Intel developing IT security game-changer is premature
February 02, 2011 // Jean-Pierre Joosting
Tufin Technologies says that reports of Intel developing an `IT security game-changer' that will reportedly stop zero-day security attacks should be tempered with the reality that many company PCs in use today will still be in active use in five years' time.
According to Michael Hamelin, chief security architect with the security lifecycle specialist, whilst Intel has been something of a chip pioneer ever since the earliest days of PCs, the reality is that a new chipset — no matter what its features — will still have to replace the hundreds of millions of legacy computers in active use around the world.
"Most companies work on a two or three-year cycle for their computers, so even if Intel unveiled a zero-day killer chip architecture this summer, it probably won't reach PC store shelves until much later in the year," he said.
"That means you are probably looking at a 2014/2015 timeframe before most corporates upgrade their PCs to the new architecture, and around the latter part of the decade before most companies have moved on up," he added.
Citing the example of quad-core processor-based PCs still very much in the minority, largely owing to the cost of deploying such machines in the corporate world, Tufin's chief security architect said it could be even longer than this before a generation of Intel-based zero-day protected PCs begin to reach a majority in the workplace.
You only, he explained, have to look at the success that the Dell Optiplex series has had in the workplace since their widespread introduction in the mid-2000. Many call centres still use these machines owing to their modularity and ease of deployment.
Hamelin went on to say that Intel's AntiTheft (AT) technology is a classic case in point, as, although the chip technology has been discussed for some time, its implementation is still quite scarce in the computer world.
It is, he said, excellent to hear that Intel is developing next-generation chip architectures that support security features on an on-chip basis, but the reality is that there are many hundreds of millions of legacy PCs in day-to-day usage in companies around the world.
"There will also be large numbers of PC sold this year with quite mundane non-AT specifications. Even with the most attractive security technology ever seen, companies are not going to flock to buy new computers - they're going to amortise their existing systems," he said.
"And with an amortisation cycle for a typical company PC being measured in years, we think that any talk of Intel developing a game-changer in the computer security business is a little premature," he said.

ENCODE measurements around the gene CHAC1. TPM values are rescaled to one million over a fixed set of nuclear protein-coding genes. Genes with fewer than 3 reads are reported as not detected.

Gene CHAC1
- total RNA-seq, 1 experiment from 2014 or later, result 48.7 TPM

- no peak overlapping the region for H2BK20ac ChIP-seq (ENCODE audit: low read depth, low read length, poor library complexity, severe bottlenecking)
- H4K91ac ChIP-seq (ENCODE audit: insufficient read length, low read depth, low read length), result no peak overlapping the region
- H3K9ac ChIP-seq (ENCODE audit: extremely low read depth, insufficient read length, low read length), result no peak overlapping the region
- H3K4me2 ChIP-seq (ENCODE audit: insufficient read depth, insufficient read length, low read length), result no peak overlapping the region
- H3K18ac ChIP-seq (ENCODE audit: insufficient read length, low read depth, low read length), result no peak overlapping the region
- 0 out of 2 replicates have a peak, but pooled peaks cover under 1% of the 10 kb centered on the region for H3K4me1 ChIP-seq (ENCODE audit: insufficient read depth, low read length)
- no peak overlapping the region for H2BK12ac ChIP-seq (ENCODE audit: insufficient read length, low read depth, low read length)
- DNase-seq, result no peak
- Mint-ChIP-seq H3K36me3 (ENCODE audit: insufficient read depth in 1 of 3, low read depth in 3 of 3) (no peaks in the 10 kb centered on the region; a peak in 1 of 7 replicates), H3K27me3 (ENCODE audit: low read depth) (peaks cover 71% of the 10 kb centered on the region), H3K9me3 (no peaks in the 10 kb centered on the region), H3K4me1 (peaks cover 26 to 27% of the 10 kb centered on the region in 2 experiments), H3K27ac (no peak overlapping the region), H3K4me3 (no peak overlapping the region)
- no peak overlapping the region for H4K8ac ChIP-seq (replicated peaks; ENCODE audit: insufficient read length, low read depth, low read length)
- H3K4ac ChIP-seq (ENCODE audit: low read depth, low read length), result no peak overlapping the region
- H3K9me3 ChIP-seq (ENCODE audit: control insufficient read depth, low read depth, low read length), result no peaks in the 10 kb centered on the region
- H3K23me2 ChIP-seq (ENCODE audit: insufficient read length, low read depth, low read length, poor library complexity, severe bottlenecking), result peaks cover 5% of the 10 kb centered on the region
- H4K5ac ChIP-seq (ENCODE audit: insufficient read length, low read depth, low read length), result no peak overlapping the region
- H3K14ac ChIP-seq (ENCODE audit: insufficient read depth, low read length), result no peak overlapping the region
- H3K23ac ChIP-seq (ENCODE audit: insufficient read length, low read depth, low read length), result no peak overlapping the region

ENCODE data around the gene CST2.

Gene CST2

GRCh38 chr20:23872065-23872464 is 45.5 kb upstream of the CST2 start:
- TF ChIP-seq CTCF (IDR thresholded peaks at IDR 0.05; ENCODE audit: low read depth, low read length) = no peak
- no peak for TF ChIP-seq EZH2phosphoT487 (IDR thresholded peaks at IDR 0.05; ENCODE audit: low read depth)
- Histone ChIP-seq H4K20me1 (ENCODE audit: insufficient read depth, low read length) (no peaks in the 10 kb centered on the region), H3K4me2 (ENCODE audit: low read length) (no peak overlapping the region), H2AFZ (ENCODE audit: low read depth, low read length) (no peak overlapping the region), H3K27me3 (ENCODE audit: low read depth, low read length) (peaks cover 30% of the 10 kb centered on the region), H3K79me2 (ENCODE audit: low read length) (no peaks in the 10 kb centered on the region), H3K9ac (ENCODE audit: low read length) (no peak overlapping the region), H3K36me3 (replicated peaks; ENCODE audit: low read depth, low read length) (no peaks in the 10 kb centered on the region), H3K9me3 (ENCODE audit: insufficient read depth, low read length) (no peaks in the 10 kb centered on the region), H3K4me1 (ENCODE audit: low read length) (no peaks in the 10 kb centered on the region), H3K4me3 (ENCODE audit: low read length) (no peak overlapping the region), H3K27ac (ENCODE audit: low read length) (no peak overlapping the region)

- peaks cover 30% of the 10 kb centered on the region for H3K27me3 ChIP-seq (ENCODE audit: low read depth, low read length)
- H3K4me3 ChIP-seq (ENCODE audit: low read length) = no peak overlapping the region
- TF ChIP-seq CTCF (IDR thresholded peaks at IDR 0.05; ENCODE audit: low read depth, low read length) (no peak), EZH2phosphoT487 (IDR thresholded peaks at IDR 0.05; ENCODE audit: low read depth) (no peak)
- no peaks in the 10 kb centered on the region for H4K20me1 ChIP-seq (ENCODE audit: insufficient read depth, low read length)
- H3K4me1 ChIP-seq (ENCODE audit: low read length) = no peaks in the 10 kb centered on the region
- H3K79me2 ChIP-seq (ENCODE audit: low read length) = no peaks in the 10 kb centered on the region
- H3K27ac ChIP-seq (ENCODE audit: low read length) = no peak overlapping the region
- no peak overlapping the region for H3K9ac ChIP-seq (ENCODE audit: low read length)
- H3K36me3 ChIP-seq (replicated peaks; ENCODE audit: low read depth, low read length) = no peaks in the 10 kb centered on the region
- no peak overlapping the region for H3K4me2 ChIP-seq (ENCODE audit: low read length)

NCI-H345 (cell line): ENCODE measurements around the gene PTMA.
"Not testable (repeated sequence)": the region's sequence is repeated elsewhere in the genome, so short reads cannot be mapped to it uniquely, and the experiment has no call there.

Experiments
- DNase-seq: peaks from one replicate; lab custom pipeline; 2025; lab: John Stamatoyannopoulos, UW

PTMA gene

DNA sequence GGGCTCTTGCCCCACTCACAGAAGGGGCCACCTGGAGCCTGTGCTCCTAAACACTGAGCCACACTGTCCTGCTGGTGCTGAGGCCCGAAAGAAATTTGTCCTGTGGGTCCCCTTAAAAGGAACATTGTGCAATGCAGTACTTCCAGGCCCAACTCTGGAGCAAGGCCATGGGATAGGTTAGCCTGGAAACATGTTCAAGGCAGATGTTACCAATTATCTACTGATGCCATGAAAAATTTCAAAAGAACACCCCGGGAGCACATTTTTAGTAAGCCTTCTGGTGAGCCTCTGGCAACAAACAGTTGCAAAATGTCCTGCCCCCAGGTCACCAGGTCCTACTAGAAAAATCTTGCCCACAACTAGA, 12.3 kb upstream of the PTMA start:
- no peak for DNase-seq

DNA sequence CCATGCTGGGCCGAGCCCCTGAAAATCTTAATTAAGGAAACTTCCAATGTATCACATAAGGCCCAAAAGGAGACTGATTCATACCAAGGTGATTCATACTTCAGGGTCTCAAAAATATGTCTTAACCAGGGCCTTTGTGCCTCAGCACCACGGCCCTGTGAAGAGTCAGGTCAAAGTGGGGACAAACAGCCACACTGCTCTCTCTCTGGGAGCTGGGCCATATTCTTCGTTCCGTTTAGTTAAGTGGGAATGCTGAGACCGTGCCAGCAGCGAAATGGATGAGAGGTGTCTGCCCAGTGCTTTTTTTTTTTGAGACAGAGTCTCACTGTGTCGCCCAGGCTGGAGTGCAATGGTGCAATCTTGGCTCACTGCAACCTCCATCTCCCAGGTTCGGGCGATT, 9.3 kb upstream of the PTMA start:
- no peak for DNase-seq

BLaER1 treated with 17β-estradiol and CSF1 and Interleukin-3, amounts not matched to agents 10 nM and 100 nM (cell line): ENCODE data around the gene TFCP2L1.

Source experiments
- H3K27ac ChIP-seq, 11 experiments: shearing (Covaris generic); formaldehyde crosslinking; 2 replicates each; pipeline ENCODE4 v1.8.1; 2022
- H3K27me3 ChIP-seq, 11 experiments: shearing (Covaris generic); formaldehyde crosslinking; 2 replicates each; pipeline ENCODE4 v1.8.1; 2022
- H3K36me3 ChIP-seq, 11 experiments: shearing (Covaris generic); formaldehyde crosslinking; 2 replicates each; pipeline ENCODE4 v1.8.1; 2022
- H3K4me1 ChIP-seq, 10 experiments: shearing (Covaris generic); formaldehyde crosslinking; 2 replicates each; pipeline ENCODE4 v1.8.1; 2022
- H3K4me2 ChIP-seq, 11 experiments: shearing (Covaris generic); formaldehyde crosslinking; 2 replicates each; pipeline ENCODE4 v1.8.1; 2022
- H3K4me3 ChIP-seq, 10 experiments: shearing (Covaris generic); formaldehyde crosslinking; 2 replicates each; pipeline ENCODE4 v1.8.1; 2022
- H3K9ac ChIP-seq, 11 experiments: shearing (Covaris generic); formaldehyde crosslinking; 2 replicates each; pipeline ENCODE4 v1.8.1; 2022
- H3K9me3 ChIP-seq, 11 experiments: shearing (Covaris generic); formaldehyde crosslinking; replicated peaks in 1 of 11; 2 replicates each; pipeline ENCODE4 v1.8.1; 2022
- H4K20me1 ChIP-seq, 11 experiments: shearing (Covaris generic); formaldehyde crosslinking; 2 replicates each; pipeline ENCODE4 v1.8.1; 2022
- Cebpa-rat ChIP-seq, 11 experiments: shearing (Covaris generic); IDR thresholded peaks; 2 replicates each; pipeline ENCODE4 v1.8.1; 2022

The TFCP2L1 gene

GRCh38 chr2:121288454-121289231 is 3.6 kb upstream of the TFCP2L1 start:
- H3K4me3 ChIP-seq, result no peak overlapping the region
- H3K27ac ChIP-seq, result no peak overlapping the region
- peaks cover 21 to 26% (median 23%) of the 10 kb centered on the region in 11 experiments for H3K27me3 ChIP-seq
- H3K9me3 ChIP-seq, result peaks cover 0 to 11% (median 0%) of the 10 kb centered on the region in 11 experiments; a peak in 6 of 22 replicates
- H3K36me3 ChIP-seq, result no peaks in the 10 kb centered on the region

For more on Intel's forthcoming IT security system: http://bit.ly/heKt72.
For more on Tufin Technologies: www.tufin.com.
"New" MEMS evolution coming, predicts Yole
October 20, 2014
A change is occurring in the technology options behind MEMS sensors, according to Yole Developpement.
TSMC Capex to exceed $10B in FinFET ramp-up
Supercomputer simulations point path to better Mg-ion batteries
Simpler circuit design unlocks power of superconducting devices
Analog IC sales to hit $43 billion in 2014, says Semico
Network testing via smartphone
October 17, 2014
The RANAdvisor Handheld multi-technology radio access network (RAN) analysis solution from JDSU helps wireless network professionals ...
Breakthrough for drive batteries? Ultra-fast battery charges in 2 minutes
When the steering wheel is a computer
Bluetooth beacons nowhere precise enough, says BeSpoon
- 5 Best Practices for Designing Flexible Test Stations
- Intelligent PLCs Expand the Internet of Things
- Solutions for Millimeter Wave Wireless Backhaul
- Enter Linduino
InterviewCEO interview: AMS' Laney on driving a sensor-driven business
Kirk Laney, CEO of Austrian mixed-signal chip and sensor company AMS, wants to leverage the opportunity that technology affords to create new markets for sensors and sensor interfaces.
Filter WizardCheck out the Filter Wizard Series of articles by Filter Guru Kendall Castor-Perry which provide invaluable practical Analog Design guidelines.
Linear video channel
READER OFFERRead more
This month, Oscium is giving away three of its iMSO-204L dual analogue iOS oscilloscopes, worth USD400 each. Designed with native Lightning compatibility, the iMSO-204L transforms the iPad, iPhone, and iPod touch into an ultra-portable, two-channel oscilloscope.
Since Apple changed its connector, Oscium has been working to bring native compatibility to its customers. The third generation...MORE INFO AND LAST MONTH' WINNERS...
December 15, 2011 | Texas instruments | 222901974
Unique Ser/Des technology supports encrypted video and audio content with full duplex bi-directional control channel over a single wire interface.